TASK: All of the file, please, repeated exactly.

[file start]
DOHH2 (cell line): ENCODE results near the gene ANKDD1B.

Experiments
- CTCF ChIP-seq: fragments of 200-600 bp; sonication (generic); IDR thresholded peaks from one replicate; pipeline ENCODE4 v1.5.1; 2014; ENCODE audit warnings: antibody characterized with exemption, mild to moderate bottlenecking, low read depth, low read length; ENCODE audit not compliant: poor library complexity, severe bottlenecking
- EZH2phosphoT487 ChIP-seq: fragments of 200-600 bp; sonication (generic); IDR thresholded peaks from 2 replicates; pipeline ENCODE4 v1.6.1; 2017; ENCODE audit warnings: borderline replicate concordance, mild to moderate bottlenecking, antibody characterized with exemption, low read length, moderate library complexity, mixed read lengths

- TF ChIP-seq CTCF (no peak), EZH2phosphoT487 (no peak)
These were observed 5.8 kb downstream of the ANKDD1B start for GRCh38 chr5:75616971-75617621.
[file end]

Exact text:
DOHH2 (cell line): ENCODE results near the gene ANKDD1B.

Experiments
- CTCF ChIP-seq: fragments of 200-600 bp; sonication (generic); IDR thresholded peaks from one replicate; pipeline ENCODE4 v1.5.1; 2014; ENCODE audit warnings: antibody characterized with exemption, mild to moderate bottlenecking, low read depth, low read length; ENCODE audit not compliant: poor library complexity, severe bottlenecking
- EZH2phosphoT487 ChIP-seq: fragments of 200-600 bp; sonication (generic); IDR thresholded peaks from 2 replicates; pipeline ENCODE4 v1.6.1; 2017; ENCODE audit warnings: borderline replicate concordance, mild to moderate bottlenecking, antibody characterized with exemption, low read length, moderate library complexity, mixed read lengths

- TF ChIP-seq CTCF (no peak), EZH2phosphoT487 (no peak)
These were observed 5.8 kb downstream of the ANKDD1B start for GRCh38 chr5:75616971-75617621.